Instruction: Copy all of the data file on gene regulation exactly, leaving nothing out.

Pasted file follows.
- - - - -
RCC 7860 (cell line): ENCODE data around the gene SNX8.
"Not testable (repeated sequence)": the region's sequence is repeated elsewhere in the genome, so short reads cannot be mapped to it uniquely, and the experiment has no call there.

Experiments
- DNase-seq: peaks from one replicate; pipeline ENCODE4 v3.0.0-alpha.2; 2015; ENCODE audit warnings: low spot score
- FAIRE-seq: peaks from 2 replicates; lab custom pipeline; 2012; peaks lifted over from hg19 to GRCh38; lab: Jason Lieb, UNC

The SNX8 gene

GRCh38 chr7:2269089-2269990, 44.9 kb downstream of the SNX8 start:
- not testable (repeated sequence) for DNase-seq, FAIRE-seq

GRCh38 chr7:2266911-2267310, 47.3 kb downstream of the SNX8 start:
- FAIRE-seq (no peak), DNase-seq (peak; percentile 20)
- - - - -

RCC 7860 (cell line): ENCODE data around the gene SNX8.
"Not testable (repeated sequence)": the region's sequence is repeated elsewhere in the genome, so short reads cannot be mapped to it uniquely, and the experiment has no call there.

Experiments
- DNase-seq: peaks from one replicate; pipeline ENCODE4 v3.0.0-alpha.2; 2015; ENCODE audit warnings: low spot score
- FAIRE-seq: peaks from 2 replicates; lab custom pipeline; 2012; peaks lifted over from hg19 to GRCh38; lab: Jason Lieb, UNC

The SNX8 gene

GRCh38 chr7:2269089-2269990, 44.9 kb downstream of the SNX8 start:
- not testable (repeated sequence) for DNase-seq, FAIRE-seq

GRCh38 chr7:2266911-2267310, 47.3 kb downstream of the SNX8 start:
- FAIRE-seq (no peak), DNase-seq (peak; percentile 20)